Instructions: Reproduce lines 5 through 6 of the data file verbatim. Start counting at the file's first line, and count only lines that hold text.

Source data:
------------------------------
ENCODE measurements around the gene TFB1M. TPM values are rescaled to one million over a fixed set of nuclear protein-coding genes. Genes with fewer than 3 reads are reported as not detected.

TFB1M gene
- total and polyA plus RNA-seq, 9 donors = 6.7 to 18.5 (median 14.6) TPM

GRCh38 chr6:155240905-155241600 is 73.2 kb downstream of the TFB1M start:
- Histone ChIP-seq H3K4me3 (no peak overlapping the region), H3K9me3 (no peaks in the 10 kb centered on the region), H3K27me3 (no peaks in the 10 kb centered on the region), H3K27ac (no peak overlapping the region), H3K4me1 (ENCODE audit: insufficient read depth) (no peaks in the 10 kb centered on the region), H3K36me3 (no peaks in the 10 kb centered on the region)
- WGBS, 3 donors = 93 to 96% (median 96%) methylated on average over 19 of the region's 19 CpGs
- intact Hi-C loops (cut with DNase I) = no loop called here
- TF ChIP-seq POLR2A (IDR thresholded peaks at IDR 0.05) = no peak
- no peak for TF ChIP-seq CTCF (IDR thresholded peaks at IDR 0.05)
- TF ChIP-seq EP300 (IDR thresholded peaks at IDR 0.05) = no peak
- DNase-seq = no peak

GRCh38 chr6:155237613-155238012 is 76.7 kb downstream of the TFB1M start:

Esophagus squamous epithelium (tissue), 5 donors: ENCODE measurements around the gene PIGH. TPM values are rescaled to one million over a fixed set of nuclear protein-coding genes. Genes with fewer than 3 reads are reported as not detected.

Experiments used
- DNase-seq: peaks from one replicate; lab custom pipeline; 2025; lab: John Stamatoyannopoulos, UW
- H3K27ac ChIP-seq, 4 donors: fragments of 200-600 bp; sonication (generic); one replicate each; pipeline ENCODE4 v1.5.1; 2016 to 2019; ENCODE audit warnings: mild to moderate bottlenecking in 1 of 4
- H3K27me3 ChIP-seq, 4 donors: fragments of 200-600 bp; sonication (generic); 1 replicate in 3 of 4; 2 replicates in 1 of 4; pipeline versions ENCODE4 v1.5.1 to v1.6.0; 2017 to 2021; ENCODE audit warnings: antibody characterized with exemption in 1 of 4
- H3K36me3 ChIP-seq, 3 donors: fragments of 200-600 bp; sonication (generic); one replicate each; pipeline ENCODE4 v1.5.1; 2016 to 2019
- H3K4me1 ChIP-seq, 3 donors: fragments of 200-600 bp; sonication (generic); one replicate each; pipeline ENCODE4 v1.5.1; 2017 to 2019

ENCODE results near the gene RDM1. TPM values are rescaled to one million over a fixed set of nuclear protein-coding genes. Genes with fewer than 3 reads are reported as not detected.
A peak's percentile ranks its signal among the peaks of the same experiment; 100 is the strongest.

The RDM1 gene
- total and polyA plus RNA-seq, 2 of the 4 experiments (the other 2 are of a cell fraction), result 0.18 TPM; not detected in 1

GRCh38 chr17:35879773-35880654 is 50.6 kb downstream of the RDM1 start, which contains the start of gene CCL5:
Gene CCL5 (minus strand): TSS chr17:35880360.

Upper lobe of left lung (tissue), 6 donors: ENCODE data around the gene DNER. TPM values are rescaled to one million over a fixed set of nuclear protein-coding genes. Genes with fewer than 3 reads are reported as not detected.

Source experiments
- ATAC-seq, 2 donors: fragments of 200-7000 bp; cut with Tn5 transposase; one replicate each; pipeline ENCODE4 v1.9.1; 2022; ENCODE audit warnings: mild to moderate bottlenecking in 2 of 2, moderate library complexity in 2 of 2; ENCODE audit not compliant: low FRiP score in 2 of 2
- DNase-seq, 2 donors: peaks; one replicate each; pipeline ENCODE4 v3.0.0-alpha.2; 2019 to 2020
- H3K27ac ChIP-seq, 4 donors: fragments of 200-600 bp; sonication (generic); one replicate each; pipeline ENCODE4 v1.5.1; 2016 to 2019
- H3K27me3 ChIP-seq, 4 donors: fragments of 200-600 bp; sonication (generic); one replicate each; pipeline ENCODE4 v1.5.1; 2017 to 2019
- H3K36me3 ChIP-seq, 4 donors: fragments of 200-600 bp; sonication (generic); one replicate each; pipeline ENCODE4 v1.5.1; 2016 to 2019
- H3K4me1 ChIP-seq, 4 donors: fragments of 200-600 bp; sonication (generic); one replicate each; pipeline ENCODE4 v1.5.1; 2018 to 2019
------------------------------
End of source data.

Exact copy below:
- Histone ChIP-seq H3K4me3 (no peak overlapping the region), H3K9me3 (no peaks in the 10 kb centered on the region), H3K27me3 (no peaks in the 10 kb centered on the region), H3K27ac (no peak overlapping the region), H3K4me1 (ENCODE audit: insufficient read depth) (no peaks in the 10 kb centered on the region), H3K36me3 (no peaks in the 10 kb centered on the region)
- WGBS, 3 donors = 93 to 96% (median 96%) methylated on average over 19 of the region's 19 CpGs